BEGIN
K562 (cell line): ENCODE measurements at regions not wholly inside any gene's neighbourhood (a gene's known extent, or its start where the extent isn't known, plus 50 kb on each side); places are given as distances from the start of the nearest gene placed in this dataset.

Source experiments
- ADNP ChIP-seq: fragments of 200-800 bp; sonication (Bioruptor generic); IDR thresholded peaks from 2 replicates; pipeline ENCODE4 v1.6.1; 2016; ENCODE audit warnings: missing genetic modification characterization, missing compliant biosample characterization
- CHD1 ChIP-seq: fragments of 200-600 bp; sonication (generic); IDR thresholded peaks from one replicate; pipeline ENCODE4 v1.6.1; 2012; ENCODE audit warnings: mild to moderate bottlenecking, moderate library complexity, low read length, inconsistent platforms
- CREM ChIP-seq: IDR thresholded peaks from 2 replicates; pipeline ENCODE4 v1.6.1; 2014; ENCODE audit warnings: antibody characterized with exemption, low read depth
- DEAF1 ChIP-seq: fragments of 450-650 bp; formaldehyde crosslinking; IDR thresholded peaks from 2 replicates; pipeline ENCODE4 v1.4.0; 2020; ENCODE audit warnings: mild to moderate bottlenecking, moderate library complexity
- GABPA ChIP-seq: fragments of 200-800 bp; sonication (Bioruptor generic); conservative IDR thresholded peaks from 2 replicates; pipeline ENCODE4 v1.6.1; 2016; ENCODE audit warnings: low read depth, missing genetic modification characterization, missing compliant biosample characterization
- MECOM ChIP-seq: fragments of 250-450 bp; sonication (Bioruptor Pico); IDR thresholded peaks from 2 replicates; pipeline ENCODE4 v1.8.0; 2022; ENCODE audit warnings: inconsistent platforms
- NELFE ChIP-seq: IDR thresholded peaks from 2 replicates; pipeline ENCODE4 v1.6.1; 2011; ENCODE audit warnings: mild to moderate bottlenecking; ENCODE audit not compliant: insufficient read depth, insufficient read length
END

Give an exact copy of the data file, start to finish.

K562 (cell line): ENCODE measurements at regions not wholly inside any gene's neighbourhood (a gene's known extent, or its start where the extent isn't known, plus 50 kb on each side); places are given as distances from the start of the nearest gene placed in this dataset.

Source experiments
- ADNP ChIP-seq: fragments of 200-800 bp; sonication (Bioruptor generic); IDR thresholded peaks from 2 replicates; pipeline ENCODE4 v1.6.1; 2016; ENCODE audit warnings: missing genetic modification characterization, missing compliant biosample characterization
- CHD1 ChIP-seq: fragments of 200-600 bp; sonication (generic); IDR thresholded peaks from one replicate; pipeline ENCODE4 v1.6.1; 2012; ENCODE audit warnings: mild to moderate bottlenecking, moderate library complexity, low read length, inconsistent platforms
- CREM ChIP-seq: IDR thresholded peaks from 2 replicates; pipeline ENCODE4 v1.6.1; 2014; ENCODE audit warnings: antibody characterized with exemption, low read depth
- DEAF1 ChIP-seq: fragments of 450-650 bp; formaldehyde crosslinking; IDR thresholded peaks from 2 replicates; pipeline ENCODE4 v1.4.0; 2020; ENCODE audit warnings: mild to moderate bottlenecking, moderate library complexity
- GABPA ChIP-seq: fragments of 200-800 bp; sonication (Bioruptor generic); conservative IDR thresholded peaks from 2 replicates; pipeline ENCODE4 v1.6.1; 2016; ENCODE audit warnings: low read depth, missing genetic modification characterization, missing compliant biosample characterization
- MECOM ChIP-seq: fragments of 250-450 bp; sonication (Bioruptor Pico); IDR thresholded peaks from 2 replicates; pipeline ENCODE4 v1.8.0; 2022; ENCODE audit warnings: inconsistent platforms
- NELFE ChIP-seq: IDR thresholded peaks from 2 replicates; pipeline ENCODE4 v1.6.1; 2011; ENCODE audit warnings: mild to moderate bottlenecking; ENCODE audit not compliant: insufficient read depth, insufficient read length